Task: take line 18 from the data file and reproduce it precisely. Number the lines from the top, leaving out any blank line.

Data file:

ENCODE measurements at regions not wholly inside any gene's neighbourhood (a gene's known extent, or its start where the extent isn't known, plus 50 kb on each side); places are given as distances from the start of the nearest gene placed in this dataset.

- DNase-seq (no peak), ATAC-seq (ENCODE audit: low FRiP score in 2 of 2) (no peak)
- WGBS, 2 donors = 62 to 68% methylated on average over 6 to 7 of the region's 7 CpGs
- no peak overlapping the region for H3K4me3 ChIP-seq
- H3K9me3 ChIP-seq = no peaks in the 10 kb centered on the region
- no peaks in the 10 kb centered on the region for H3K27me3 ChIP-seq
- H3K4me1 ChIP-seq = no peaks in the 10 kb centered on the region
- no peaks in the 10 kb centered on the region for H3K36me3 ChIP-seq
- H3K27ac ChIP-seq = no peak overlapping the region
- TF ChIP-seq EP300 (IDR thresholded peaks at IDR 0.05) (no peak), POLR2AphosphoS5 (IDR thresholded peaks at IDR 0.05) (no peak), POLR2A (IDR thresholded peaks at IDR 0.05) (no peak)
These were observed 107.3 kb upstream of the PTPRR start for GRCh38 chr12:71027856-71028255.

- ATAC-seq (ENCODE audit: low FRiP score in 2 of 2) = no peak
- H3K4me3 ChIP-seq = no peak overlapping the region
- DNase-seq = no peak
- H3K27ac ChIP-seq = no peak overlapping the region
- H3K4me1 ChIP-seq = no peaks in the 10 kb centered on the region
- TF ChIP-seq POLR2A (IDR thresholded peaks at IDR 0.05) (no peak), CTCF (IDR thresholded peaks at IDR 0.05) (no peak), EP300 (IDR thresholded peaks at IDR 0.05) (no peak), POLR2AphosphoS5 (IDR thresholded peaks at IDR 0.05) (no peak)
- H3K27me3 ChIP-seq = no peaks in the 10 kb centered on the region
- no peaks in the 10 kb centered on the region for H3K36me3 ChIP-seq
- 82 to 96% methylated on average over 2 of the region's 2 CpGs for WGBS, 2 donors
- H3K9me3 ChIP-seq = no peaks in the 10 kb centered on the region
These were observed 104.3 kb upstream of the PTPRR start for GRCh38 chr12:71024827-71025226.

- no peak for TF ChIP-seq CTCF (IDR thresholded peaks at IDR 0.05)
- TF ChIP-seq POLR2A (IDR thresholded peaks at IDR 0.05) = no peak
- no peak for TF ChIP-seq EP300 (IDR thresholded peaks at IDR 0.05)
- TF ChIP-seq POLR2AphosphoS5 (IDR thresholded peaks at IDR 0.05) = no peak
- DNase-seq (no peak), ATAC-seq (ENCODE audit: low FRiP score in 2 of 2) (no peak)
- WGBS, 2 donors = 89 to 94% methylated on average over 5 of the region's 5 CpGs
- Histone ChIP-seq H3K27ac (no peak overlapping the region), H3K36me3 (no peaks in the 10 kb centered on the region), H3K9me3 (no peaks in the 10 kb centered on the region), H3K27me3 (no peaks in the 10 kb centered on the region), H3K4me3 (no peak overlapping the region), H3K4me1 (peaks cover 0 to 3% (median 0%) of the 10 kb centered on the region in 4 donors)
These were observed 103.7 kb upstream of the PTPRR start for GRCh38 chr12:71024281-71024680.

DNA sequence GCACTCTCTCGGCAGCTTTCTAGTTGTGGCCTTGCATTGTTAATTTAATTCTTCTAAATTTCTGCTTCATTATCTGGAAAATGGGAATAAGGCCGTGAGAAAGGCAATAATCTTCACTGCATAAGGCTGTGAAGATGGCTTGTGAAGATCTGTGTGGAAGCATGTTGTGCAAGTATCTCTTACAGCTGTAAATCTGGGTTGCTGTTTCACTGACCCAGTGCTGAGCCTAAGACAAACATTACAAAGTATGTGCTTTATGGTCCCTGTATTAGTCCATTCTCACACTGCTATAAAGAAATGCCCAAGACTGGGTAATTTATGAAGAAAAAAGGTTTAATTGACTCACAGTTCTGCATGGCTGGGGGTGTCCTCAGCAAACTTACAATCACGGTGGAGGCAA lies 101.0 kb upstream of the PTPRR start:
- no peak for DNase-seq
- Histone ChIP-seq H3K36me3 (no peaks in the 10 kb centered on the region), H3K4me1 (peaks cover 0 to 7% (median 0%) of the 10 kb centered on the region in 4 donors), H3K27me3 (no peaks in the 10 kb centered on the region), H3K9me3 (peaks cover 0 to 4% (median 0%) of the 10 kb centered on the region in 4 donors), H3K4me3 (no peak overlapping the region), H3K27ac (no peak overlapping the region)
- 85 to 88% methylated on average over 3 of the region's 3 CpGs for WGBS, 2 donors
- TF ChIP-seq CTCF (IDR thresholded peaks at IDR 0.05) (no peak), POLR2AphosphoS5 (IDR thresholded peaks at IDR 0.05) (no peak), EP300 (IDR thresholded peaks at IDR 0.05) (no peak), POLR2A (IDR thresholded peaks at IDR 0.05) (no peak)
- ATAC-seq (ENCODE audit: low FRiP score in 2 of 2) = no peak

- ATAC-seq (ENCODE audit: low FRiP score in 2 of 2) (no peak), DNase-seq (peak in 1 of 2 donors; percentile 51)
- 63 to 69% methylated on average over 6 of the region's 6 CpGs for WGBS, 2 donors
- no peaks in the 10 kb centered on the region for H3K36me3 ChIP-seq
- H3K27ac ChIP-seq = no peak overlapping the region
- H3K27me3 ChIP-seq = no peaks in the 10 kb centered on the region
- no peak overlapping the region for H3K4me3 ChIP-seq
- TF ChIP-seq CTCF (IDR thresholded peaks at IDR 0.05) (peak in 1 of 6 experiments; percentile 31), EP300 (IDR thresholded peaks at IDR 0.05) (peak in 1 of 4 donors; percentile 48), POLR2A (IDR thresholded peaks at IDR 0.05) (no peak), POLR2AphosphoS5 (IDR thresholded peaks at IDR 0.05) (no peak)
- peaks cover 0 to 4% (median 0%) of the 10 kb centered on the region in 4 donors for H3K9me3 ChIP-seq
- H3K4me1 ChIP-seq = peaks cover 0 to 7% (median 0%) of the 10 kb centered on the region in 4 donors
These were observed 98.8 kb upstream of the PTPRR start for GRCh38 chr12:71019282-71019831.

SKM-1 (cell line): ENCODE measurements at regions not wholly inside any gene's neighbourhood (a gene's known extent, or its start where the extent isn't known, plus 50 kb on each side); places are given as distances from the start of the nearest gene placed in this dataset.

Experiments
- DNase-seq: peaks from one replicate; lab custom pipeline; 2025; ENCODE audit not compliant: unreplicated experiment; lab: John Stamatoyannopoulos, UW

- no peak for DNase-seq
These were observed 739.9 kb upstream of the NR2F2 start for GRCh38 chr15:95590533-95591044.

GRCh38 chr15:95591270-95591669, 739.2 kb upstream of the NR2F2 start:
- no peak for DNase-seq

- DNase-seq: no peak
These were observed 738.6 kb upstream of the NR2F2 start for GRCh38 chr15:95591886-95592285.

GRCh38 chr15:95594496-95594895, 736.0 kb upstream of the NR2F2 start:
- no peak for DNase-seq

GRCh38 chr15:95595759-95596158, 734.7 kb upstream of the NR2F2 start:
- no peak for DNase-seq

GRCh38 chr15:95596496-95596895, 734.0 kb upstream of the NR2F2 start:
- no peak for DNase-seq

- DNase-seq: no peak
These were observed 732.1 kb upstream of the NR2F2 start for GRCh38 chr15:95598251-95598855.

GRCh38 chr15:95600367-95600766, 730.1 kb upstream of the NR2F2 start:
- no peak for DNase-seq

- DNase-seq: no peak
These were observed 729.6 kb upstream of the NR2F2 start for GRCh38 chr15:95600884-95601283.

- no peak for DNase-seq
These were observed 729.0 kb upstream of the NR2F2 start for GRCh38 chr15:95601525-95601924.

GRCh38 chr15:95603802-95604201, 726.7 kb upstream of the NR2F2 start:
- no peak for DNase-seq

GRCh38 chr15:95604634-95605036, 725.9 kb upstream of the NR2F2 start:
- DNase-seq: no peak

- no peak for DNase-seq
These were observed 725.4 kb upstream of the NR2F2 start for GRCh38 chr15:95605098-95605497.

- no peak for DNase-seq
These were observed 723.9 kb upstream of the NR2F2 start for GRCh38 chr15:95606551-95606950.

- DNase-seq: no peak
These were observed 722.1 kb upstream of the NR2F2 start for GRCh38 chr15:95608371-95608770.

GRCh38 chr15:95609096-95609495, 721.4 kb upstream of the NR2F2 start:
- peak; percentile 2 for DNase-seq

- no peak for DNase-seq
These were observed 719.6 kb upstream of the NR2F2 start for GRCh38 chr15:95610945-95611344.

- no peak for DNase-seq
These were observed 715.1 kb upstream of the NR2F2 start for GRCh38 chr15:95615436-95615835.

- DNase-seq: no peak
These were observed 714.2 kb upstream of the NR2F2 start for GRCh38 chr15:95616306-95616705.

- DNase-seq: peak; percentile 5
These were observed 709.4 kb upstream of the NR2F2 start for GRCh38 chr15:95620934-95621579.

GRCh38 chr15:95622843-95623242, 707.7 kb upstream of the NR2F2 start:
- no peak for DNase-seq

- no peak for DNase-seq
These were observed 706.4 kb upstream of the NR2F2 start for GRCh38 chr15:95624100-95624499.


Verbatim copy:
- H3K27me3 ChIP-seq = no peaks in the 10 kb centered on the region